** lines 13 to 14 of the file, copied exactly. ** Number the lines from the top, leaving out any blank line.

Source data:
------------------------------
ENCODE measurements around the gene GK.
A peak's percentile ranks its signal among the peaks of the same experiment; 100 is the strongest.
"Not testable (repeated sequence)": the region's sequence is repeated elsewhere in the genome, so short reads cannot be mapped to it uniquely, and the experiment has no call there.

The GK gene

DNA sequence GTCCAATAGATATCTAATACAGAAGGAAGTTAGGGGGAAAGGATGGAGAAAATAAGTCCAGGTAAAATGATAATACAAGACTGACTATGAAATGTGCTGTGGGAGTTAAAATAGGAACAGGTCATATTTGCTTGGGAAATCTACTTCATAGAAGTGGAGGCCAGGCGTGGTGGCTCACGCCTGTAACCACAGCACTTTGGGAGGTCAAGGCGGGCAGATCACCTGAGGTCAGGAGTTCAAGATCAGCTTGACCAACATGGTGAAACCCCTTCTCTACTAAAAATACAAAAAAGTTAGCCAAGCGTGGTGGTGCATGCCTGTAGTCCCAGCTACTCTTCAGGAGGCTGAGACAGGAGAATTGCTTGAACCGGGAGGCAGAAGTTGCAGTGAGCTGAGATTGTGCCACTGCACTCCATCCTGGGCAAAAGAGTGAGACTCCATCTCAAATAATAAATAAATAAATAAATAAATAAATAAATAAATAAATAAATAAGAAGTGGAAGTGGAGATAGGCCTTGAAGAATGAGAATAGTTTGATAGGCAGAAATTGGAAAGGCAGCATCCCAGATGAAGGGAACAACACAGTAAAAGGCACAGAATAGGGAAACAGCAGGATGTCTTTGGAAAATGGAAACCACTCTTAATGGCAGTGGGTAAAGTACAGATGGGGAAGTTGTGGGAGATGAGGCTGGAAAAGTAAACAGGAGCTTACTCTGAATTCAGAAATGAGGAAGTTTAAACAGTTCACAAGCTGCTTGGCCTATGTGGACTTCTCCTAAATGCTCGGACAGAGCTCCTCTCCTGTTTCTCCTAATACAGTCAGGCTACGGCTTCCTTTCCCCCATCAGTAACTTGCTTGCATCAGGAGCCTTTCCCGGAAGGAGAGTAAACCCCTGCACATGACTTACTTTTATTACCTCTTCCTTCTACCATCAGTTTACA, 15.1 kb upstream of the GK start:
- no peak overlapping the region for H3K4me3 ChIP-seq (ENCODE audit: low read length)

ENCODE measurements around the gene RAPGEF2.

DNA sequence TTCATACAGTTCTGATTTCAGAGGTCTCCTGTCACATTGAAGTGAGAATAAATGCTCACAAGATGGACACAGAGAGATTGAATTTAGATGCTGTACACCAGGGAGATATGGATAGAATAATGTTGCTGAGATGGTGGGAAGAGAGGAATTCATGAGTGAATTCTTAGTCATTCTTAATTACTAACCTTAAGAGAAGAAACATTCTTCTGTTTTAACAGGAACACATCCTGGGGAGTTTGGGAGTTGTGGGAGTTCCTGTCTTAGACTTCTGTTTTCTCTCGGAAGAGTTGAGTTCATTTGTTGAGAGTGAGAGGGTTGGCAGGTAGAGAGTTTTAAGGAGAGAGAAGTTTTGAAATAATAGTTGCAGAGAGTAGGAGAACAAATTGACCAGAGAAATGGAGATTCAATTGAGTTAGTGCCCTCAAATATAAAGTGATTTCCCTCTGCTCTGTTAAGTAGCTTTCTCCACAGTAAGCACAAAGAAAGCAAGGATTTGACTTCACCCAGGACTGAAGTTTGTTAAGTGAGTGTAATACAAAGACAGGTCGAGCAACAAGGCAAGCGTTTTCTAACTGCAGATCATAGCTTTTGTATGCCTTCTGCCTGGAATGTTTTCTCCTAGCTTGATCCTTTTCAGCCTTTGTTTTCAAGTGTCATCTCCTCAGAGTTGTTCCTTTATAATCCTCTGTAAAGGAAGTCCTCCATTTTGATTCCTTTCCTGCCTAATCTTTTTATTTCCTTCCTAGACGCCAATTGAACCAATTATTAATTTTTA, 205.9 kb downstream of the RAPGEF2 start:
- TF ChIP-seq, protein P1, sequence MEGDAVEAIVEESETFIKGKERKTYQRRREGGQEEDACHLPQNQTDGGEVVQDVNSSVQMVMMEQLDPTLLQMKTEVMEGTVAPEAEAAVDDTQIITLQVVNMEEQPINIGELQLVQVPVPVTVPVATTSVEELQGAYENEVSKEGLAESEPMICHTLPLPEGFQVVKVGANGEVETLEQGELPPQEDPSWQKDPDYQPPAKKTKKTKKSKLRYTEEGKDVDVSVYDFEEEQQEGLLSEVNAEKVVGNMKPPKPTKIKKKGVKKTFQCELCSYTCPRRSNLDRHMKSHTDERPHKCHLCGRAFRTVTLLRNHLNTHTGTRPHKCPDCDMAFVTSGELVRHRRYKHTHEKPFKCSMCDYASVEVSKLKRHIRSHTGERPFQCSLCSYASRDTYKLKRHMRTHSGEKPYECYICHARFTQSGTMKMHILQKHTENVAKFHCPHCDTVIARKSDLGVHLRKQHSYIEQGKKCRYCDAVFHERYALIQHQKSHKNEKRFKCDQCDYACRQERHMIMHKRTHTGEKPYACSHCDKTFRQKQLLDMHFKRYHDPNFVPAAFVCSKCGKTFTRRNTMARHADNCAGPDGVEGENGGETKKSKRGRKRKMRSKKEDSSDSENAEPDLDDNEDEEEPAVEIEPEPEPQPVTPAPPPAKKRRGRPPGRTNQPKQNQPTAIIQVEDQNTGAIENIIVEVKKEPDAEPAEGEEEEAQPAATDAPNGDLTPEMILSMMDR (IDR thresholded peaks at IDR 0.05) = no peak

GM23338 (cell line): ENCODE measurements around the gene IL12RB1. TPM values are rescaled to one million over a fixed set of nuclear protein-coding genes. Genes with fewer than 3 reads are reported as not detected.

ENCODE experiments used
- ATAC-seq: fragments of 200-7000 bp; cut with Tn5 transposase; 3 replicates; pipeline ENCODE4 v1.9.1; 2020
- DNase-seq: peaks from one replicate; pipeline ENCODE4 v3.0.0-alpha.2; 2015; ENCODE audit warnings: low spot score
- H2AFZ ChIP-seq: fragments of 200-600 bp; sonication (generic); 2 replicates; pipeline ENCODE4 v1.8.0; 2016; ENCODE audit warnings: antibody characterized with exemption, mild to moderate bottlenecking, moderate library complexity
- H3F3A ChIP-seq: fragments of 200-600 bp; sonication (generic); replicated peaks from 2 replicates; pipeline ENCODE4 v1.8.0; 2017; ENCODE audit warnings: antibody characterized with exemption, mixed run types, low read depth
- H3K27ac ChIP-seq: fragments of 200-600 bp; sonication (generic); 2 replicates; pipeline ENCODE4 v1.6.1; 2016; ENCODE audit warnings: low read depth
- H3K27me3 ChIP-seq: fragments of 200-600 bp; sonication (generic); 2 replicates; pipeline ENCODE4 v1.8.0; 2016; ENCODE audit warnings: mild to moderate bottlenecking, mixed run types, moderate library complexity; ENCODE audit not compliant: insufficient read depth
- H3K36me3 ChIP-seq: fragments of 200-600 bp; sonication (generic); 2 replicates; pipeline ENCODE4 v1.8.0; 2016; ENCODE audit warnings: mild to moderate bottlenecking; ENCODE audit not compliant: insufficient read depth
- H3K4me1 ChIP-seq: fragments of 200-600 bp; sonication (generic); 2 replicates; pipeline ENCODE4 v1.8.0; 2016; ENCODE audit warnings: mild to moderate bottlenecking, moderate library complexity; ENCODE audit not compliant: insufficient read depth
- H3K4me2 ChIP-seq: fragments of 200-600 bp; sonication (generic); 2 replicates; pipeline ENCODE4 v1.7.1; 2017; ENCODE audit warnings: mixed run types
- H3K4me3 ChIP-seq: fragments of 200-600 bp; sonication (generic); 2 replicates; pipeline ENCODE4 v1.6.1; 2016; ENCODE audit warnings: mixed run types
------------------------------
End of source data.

- DNase-seq: peaks from one replicate; pipeline ENCODE4 v3.0.0-alpha.2; 2015; ENCODE audit warnings: low spot score
- H2AFZ ChIP-seq: fragments of 200-600 bp; sonication (generic); 2 replicates; pipeline ENCODE4 v1.8.0; 2016; ENCODE audit warnings: antibody characterized with exemption, mild to moderate bottlenecking, moderate library complexity